PRESS RELEASE – For immediate release 27 January 2011

The jury at the second inquest into the death of 14 year old Adam Rickwood in Hassockfield Secure Training Centre in County Durham on 8 August 2004 today returned a damning narrative verdict criticising failings by Serco, the private company running Hassockfield, the Youth Justice Board, Prison Service restraint trainers and the Lancashire Youth Offending Team.

Following today’s verdict, Adam Rickwood’s mother Carol Pounder said:

Nothing can bring Adam back.  I have waited over six years for truth and justice. All I have ever wanted is to find out the truth about what happened to my son and for those responsible for unlawful assaults to be held to account.

Acting for Carol Pounder, Mark Scott of Bhatt Murphy solicitors, said:

It has taken a six year legal battle, including a flawed first inquest and three judicial reviews (one of which went to the Court of Appeal), to finally expose the numerous failings and illegal treatment that Adam, and many other vulnerable children in privatised child prisons, have suffered.

Deborah Coles, Co-Director of INQUEST, said:

This is a vindication of the battle by Adam’s family for the truth against a background of denial and secrecy by the Youth Justice Board and Serco. That thousands of vulnerable children were systematically subjected to unlawful restraint in privatised child prisons – and that none of the regulatory or inspection bodies of the state did anything about it – is shameful. The public scrutiny finally afforded by this properly-conducted inquest into Adam’s tragic death has highlighted serious failings in the way the state treats children in conflict with the law. The government must now respond and implement meaningful changes in order to safeguard lives in future.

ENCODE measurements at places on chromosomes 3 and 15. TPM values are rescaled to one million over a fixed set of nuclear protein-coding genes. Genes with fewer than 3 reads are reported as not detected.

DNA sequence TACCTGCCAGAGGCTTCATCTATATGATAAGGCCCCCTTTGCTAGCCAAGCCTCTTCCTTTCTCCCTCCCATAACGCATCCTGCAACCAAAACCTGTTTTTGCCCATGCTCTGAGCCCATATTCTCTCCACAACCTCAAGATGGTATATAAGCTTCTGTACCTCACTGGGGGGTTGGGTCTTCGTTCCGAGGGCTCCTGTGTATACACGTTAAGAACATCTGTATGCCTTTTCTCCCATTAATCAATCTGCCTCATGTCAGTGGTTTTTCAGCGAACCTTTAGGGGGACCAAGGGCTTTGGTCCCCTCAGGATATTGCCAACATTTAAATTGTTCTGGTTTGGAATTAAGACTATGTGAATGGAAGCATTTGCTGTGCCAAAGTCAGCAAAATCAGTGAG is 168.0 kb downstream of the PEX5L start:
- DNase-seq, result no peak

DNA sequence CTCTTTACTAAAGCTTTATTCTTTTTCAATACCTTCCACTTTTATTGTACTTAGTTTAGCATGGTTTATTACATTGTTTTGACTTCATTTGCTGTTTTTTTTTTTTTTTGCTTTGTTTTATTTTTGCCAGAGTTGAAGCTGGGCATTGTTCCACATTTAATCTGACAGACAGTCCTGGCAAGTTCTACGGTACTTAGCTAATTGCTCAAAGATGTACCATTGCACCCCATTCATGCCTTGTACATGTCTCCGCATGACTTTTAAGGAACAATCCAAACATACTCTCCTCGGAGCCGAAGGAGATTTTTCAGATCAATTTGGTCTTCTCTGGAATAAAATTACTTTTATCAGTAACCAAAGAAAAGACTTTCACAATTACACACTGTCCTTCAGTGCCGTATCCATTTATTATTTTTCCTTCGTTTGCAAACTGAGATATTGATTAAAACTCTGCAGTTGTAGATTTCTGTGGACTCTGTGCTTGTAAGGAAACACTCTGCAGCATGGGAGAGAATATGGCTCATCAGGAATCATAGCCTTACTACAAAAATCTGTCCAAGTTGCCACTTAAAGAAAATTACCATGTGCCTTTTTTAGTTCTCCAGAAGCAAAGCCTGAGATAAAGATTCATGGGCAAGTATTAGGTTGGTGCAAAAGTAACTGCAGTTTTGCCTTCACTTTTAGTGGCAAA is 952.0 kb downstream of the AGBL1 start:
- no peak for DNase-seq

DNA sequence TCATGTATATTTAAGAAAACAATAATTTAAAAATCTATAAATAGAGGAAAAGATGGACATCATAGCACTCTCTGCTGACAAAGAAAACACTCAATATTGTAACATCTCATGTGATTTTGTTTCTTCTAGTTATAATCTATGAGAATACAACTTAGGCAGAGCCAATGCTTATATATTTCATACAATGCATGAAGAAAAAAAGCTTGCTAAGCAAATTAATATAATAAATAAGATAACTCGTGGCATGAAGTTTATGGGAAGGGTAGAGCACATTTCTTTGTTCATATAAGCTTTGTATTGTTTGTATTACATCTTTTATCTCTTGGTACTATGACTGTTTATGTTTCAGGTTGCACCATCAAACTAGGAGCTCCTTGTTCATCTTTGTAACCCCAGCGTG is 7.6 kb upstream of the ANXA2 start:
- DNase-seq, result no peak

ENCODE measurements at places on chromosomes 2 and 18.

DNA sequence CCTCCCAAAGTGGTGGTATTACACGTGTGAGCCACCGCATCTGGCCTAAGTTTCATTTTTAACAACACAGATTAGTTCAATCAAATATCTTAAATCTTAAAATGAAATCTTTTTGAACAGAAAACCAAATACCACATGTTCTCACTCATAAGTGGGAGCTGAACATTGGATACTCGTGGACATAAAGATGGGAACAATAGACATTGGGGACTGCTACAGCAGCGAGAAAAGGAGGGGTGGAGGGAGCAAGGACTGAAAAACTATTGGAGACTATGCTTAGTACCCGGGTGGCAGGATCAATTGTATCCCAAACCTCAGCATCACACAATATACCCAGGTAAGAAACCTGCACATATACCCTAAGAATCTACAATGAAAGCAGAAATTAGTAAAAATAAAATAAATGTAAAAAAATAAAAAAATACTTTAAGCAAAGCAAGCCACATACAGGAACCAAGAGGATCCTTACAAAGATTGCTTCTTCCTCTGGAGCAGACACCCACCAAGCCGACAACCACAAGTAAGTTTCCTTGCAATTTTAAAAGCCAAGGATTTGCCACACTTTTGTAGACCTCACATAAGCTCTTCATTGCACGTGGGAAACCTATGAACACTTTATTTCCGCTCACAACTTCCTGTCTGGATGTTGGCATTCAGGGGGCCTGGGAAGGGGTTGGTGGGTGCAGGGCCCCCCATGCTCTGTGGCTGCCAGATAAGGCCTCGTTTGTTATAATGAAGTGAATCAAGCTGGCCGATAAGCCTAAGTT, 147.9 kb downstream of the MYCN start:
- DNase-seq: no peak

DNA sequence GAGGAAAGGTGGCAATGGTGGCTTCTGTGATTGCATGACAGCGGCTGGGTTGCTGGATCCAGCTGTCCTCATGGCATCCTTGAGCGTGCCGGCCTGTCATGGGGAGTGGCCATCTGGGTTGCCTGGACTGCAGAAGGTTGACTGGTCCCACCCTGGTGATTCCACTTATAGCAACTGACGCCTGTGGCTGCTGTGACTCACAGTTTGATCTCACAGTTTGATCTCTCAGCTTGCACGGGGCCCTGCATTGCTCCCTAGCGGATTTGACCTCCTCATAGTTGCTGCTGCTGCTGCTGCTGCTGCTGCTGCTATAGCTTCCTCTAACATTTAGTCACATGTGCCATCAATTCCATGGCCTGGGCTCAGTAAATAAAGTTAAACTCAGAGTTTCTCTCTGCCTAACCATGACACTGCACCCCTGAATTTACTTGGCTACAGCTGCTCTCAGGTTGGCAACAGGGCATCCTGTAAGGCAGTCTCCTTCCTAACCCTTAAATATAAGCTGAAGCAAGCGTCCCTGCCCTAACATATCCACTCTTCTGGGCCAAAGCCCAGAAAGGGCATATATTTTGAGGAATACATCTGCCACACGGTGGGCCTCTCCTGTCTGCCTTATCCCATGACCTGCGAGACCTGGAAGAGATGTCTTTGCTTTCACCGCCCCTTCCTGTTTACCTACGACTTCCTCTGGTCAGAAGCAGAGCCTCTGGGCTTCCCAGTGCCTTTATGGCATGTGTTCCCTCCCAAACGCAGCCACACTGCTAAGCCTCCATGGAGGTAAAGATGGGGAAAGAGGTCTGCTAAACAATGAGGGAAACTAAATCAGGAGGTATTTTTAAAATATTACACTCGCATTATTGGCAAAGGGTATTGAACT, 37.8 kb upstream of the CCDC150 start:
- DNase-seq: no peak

At the hearing, it was agreed by all the Interested Parties to the inquest that at or about 6.00 pm on 8 August 2004:

  1. The removal of Adam from Association was in breach of Schedule D, M6 of the contract between the Home Office and Serco, contrary to Rule 36 of the STC Rules and therefore unlawful;
  2. The use of Physical Control in Care (PCC) on Adam to take him to his room was in breach of Schedule D, M5 of the contract between the Home Office and Serco, contrary to Rule 38 of the STC Rules, contrary to the Hassockfield Director’s Rules and therefore unlawful;
    3. The use of the nose distraction on Adam was a pain inducing technique which was unjustified, unreasonable and disproportionate, contrary to Rule 37 of the STC Rules and therefore unlawful.
    4. Before and at the time of Adam’s death, PCC was regularly used at Hassockfield in circumstances not permitted by the contract between the Home Office and Serco, the STC Rules and the Director’s Rules.

On that basis, the jury were asked 16 questions relating to the circumstances surrounding Adam’s death, which they answered on the balance of probabilities (i.e. whether more likely than not) in their narrative verdict as follows:

  1. Was Adam appropriately assessed when he arrived at Hassockfield? Yes
  2. Should a replacement Key Worker have been allocated to Adam when Kevin Bell went off sick? Yes
    3. Was the HRAT programme implemented appropriately to safe guard Adam between his arrival at Hassockfield and the 29thJuly? No
    4. Was Adam’s request for a transfer to an establishment closer to his family home appropriately dealt with by:
    (a)       Hassockfield: No
    (b)       Lancashire YOT: No
    5. Was it appropriate to close the HRAT book in respect of Adam on 29th July? No